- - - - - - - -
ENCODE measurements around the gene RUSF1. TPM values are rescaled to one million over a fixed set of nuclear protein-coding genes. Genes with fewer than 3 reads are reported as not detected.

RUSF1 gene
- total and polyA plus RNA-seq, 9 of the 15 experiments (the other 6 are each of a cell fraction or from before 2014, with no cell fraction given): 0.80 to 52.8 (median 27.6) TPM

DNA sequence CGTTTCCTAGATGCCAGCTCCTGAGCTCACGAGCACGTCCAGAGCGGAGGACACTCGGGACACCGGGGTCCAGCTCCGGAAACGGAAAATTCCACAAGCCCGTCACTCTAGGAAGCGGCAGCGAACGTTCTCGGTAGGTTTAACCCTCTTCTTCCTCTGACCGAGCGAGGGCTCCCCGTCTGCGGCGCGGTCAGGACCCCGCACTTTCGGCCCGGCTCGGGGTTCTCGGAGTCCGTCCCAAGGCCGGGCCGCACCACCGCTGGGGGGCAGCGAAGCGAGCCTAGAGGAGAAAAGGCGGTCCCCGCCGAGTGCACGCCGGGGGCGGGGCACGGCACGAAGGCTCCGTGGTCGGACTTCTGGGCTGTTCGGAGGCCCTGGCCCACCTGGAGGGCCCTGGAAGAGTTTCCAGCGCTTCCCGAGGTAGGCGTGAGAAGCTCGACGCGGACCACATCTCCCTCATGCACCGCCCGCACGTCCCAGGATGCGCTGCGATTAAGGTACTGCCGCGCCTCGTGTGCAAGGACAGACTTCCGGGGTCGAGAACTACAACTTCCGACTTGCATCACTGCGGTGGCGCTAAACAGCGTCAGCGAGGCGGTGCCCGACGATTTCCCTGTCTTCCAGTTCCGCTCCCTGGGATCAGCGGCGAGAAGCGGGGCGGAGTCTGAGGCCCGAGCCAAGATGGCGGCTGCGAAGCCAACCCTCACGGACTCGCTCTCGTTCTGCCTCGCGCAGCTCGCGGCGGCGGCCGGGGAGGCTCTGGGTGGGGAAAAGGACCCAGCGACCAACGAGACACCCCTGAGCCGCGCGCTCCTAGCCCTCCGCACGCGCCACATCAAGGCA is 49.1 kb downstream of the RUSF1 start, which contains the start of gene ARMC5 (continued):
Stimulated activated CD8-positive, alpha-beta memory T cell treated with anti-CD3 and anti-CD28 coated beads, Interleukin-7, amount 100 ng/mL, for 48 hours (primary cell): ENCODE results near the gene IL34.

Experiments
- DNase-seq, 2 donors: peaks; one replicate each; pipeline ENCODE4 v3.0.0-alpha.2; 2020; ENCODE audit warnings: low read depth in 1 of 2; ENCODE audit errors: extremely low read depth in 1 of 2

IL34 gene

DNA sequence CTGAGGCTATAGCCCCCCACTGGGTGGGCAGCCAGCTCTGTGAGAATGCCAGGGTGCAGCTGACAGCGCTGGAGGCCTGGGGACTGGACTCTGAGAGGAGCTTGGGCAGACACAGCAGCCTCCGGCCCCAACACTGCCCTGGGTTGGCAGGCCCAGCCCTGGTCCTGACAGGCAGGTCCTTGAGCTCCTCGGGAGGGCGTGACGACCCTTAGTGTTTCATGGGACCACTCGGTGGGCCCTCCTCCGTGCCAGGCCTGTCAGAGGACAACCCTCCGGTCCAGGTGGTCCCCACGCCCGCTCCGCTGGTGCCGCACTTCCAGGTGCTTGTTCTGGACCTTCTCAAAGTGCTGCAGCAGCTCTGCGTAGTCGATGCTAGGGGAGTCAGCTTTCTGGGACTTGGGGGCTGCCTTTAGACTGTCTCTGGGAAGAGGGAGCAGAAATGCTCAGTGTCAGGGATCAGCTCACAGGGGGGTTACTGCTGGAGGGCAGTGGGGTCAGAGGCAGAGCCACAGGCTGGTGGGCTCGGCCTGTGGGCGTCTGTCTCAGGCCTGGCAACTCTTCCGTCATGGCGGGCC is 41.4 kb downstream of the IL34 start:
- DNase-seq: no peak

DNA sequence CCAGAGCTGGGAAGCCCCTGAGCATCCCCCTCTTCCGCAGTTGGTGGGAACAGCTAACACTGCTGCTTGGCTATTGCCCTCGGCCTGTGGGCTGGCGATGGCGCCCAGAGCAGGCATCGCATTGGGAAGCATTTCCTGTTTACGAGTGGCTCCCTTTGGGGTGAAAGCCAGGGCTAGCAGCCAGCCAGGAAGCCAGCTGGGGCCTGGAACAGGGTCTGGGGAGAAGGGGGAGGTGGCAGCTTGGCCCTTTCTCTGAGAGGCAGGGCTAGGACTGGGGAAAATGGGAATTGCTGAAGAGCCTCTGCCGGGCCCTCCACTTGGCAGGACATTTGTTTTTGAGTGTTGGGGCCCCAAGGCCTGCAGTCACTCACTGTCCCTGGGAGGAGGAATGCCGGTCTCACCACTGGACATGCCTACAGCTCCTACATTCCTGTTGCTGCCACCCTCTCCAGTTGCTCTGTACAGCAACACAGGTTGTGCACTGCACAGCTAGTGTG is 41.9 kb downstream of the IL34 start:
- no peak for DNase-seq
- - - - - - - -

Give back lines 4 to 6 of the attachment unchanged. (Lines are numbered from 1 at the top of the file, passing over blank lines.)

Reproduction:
DNA sequence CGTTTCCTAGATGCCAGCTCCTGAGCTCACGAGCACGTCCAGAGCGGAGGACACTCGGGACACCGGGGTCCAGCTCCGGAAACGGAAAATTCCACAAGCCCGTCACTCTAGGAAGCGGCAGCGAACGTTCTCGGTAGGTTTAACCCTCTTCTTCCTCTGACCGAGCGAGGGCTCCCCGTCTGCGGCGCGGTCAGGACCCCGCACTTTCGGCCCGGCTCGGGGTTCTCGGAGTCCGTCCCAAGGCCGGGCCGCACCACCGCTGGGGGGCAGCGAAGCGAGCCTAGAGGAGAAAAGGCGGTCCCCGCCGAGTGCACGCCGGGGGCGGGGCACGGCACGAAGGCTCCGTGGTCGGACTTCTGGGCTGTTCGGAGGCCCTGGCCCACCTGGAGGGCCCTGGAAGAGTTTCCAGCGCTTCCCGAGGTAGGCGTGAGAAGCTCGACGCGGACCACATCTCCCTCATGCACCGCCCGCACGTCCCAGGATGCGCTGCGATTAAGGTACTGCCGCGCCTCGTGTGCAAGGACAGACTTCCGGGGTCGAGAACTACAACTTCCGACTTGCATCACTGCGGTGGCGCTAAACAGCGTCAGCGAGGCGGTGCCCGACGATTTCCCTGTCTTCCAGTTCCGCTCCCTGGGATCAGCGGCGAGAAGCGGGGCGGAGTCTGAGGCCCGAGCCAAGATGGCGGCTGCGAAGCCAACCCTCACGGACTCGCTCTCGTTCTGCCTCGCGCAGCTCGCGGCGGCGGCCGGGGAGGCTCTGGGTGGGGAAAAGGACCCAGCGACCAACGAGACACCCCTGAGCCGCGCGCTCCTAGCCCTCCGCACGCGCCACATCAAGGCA is 49.1 kb downstream of the RUSF1 start, which contains the start of gene ARMC5 (continued):
Stimulated activated CD8-positive, alpha-beta memory T cell treated with anti-CD3 and anti-CD28 coated beads, Interleukin-7, amount 100 ng/mL, for 48 hours (primary cell): ENCODE results near the gene IL34.

Experiments